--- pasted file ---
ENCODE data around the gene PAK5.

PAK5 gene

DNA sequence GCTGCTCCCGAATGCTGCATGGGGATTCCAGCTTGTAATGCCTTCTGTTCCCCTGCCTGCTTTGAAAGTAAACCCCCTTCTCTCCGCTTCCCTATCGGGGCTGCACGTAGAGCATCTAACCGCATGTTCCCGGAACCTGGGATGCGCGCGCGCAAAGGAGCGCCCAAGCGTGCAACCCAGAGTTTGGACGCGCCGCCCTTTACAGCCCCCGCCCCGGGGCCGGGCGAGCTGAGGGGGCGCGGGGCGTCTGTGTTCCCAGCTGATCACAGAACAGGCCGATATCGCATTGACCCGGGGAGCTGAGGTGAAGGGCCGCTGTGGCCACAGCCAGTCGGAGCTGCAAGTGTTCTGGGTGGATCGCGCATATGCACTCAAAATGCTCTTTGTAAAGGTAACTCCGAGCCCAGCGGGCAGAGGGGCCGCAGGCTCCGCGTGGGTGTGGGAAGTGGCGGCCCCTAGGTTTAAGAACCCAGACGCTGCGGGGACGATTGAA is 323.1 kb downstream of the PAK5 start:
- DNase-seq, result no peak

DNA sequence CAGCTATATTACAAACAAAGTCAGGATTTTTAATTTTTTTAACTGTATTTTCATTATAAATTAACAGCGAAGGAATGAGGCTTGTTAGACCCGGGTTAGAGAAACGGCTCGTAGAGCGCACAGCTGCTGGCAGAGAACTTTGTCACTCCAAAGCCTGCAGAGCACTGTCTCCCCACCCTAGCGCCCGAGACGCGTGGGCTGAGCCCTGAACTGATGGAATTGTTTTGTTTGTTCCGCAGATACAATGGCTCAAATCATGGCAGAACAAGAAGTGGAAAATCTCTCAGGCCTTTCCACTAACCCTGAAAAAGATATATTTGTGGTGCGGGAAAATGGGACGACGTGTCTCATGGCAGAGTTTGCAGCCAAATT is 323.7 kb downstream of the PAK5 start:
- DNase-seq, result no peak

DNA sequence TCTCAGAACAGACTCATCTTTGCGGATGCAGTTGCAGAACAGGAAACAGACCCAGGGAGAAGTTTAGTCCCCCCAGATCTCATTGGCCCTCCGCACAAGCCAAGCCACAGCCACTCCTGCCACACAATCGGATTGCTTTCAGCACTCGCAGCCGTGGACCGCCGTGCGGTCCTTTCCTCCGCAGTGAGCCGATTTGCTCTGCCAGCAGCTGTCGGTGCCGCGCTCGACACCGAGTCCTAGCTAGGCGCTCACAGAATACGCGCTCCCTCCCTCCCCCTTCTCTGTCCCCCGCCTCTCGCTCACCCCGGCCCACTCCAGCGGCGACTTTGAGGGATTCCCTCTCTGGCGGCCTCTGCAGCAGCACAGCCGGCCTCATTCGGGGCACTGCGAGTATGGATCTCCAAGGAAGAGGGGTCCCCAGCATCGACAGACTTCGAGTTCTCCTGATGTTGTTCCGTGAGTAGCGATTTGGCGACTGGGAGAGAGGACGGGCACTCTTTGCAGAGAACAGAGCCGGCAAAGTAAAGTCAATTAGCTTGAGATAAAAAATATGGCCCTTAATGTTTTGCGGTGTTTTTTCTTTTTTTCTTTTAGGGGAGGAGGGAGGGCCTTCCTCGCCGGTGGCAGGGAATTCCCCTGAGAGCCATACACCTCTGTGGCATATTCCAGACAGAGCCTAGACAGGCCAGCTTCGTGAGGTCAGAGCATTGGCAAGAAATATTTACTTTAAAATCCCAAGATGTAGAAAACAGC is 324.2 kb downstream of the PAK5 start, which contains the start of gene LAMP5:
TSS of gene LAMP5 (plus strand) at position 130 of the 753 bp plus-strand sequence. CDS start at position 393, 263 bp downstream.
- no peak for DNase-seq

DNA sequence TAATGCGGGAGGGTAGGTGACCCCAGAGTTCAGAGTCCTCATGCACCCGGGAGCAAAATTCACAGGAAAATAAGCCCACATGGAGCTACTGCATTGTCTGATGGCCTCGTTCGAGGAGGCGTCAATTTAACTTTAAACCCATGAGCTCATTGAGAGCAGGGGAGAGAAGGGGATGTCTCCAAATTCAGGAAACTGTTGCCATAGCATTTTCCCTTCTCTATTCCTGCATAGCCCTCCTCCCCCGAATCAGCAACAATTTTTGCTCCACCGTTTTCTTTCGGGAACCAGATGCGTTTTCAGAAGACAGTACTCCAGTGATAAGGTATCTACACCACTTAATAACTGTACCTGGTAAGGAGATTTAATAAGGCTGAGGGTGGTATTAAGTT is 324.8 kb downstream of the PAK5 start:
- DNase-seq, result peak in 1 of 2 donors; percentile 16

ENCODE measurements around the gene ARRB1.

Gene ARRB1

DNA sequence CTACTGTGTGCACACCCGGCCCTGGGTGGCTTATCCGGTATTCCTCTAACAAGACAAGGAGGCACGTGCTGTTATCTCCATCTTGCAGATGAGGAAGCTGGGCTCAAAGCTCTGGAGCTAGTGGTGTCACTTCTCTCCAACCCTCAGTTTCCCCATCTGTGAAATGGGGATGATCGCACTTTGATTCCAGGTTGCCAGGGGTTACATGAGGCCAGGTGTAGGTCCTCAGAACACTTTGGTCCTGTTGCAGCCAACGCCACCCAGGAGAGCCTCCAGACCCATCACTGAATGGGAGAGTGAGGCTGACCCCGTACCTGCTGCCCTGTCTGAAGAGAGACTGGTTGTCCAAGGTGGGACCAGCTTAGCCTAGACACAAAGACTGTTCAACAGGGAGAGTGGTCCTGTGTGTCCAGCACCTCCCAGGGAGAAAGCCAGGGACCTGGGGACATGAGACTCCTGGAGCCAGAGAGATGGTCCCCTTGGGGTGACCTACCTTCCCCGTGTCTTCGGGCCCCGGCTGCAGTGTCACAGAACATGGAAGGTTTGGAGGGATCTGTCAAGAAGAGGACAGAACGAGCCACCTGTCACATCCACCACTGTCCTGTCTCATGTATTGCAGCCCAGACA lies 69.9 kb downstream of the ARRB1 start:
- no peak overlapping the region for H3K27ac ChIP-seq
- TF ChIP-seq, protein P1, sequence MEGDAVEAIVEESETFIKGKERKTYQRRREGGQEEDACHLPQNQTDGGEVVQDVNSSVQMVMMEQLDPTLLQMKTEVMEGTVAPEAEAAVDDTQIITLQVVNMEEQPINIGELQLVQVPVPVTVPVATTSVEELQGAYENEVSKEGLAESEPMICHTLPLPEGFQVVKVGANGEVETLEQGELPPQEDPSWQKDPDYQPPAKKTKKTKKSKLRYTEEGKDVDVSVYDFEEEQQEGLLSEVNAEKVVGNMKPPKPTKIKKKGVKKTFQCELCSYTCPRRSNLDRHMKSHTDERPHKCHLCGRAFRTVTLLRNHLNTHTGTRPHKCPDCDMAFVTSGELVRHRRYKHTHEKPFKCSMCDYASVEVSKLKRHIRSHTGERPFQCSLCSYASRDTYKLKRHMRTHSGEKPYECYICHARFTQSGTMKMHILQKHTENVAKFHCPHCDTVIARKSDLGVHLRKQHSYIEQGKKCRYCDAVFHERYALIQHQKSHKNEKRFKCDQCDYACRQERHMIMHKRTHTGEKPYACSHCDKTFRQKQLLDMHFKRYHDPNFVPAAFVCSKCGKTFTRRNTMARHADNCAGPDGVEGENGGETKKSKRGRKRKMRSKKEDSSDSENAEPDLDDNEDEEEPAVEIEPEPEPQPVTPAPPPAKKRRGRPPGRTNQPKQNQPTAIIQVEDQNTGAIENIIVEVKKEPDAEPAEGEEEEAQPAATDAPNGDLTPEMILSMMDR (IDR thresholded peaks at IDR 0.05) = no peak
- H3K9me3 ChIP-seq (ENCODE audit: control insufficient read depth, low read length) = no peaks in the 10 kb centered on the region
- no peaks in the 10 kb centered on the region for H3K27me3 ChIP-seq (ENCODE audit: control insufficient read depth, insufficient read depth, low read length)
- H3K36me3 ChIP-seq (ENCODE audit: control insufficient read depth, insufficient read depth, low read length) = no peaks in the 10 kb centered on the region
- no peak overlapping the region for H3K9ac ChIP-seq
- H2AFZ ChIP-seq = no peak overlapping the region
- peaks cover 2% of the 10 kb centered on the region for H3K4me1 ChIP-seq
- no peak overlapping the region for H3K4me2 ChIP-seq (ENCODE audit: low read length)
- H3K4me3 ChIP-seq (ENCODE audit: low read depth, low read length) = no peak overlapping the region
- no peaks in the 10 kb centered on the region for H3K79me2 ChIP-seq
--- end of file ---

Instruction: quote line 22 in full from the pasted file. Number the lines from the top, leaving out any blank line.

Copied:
- peaks cover 2% of the 10 kb centered on the region for H3K4me1 ChIP-seq